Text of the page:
All organizations have standard funding mechanisms within their legacy structure to support change and proposed new work. The challenge is that when business units are running at full speed, often utilizing the human resource at 100%+, it’s very difficult for interesting ideas that are not directly related to the specific objectives of that business unit to evolve beyond a creative impulse. If I have a great idea that could help our company, but it’s not in my current set of responsibilities, organizational pressures to meet standing objectives are likely to cause a response from my boss similar to “Great idea, but maybe next quarter. Right now I need you on project Zindle.” To be Zen for a moment: The next quarter will never arrive; there is only now.

Smart organizations find a way to build a “do it now” pathway for the passionately inspired. This is where the oft-described “spend 15% of your time to pursue your own passion” solution shows up. Unfortunately, when investigating this in benchmarking studies, we have seen few actual instances of this policy surviving any length of time. Day-to-day responsibilities, pressure for delivery on short-term objectives, and finance-driven pressures to lean out the human resource steadily undermine the good intention of structuring discretionary time. Recent interviews with employees at 3M, one of the most often quoted examples of this policy working, have led us to understand just how hard it is to keep this kind of thing alive. The 3M “15% story” is better told as one of steady aspiration since 1948, rather than one of steady implementation. Success waxes and wanes. Fortunately for 3M, the aspiration has remained on the books so can be energized non-punitively by forward thinking leaders. We’ll speak more about this as we discuss the “Exploration” strategy area.

Here are a few real-world examples:

After some hard learning that came from instituting an “Idea Management Program” (see Technology strategy area above), Ericssonspeaking through an article in Fast Company, described the following: “Over 300 Electronic IdeaBoxes set up by employees have, to date, cumulated more than 16,000 ideas and comments from over 10,000 users.” One can imagine the frustration of managing and responding to so many ideas, let alone implementing all of them. As an individual, you’d feel the frustration of submitting your great thinking amid the cacophony of unfettered ideation. Wisely, Ericsson utilizes an internal venture capital system to give hope of life to all of that great thinking.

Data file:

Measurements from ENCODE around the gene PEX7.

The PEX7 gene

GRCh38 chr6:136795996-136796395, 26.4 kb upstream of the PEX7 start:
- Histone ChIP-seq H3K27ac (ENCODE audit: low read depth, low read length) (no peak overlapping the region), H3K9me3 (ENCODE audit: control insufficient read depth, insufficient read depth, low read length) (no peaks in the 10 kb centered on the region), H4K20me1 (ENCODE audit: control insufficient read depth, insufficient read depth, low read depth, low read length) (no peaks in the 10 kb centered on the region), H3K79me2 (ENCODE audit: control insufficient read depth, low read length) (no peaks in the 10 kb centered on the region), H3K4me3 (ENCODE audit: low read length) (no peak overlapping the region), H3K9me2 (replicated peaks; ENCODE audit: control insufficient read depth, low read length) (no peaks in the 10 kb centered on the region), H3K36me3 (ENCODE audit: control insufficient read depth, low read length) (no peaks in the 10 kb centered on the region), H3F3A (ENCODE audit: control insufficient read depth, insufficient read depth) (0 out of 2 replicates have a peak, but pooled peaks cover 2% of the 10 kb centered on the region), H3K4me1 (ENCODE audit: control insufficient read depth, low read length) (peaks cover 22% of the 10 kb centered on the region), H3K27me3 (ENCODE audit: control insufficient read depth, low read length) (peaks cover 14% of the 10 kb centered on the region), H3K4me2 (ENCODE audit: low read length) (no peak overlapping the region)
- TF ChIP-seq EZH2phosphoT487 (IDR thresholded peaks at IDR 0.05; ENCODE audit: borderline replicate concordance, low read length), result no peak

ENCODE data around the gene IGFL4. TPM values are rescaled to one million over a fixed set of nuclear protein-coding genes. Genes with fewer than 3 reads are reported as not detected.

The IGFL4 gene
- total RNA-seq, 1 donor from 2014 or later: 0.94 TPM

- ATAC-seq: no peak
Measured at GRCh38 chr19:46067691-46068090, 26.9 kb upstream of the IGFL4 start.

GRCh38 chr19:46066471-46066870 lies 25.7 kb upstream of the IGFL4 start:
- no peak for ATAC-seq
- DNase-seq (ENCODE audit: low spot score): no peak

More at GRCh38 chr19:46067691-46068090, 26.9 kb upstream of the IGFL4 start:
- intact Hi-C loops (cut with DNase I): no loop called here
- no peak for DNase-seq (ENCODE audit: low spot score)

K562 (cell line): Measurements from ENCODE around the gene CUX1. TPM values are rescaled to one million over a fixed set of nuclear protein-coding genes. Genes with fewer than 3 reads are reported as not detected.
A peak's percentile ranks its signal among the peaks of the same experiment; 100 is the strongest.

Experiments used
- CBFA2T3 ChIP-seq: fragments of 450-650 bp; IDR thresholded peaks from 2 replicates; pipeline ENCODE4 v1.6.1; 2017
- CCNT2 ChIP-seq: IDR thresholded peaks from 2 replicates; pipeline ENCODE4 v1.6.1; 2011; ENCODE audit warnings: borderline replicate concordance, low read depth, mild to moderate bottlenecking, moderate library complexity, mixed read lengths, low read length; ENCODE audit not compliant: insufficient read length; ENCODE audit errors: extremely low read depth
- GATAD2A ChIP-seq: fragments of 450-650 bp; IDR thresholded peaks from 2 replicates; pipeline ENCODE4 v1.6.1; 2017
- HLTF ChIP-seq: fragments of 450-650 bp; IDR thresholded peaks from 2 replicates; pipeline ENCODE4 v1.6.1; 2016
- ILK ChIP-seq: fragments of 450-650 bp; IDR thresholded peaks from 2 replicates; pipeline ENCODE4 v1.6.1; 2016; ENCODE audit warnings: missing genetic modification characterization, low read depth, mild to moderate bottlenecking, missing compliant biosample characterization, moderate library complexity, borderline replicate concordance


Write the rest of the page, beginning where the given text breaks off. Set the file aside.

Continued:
At Adobe, they developed an interesting system for experimentation. As described by an employee at Adobe in February of 2013:

“We have a program called the KickStart Innovation Workshop that offers a uniquely powerful experience that can change individuals and careers. Employees are given a red box. Inside is everything they need to become an Adobe Innovator, including some seed money on a pre-paid credit card with a step-by-step process to originate an innovative new concept and then use that money to validate that concept with customers. No proposal. No committees. No approval. Just do it.

What’s more, some of Adobe’s top innovators personally coach participants on their journey through the six levels of this lean enterprise innovation process. This is not an exercise. It is not practice. Participants do it for real, including validating with actual customers, generating real-world data proving their concepts and presenting results to Adobe senior executives for further funding. [Those executives sometimes] carve off skunkworks groups to tackle new opportunities that might be threatening to existing business units, or that will never get enough attention from them.”

At Rite-Solutions, a systems and software development firm, the architecture of participation is both businesslike and playful. Fifty-five stocks are listed on the company’s internal market, which is called Mutual Fun. Each stock comes with a detailed description — called an “expect-us”, as opposed to a prospectus — and begins trading at a price of $10. Every employee gets $10,000 in “opinion money” to allocate among the offerings, and employees signal their enthusiasm by investing in a stock and, better yet, volunteering to work on the project. Volunteers share in the proceeds, in the form of real money, if the stock becomes a product or delivers savings.

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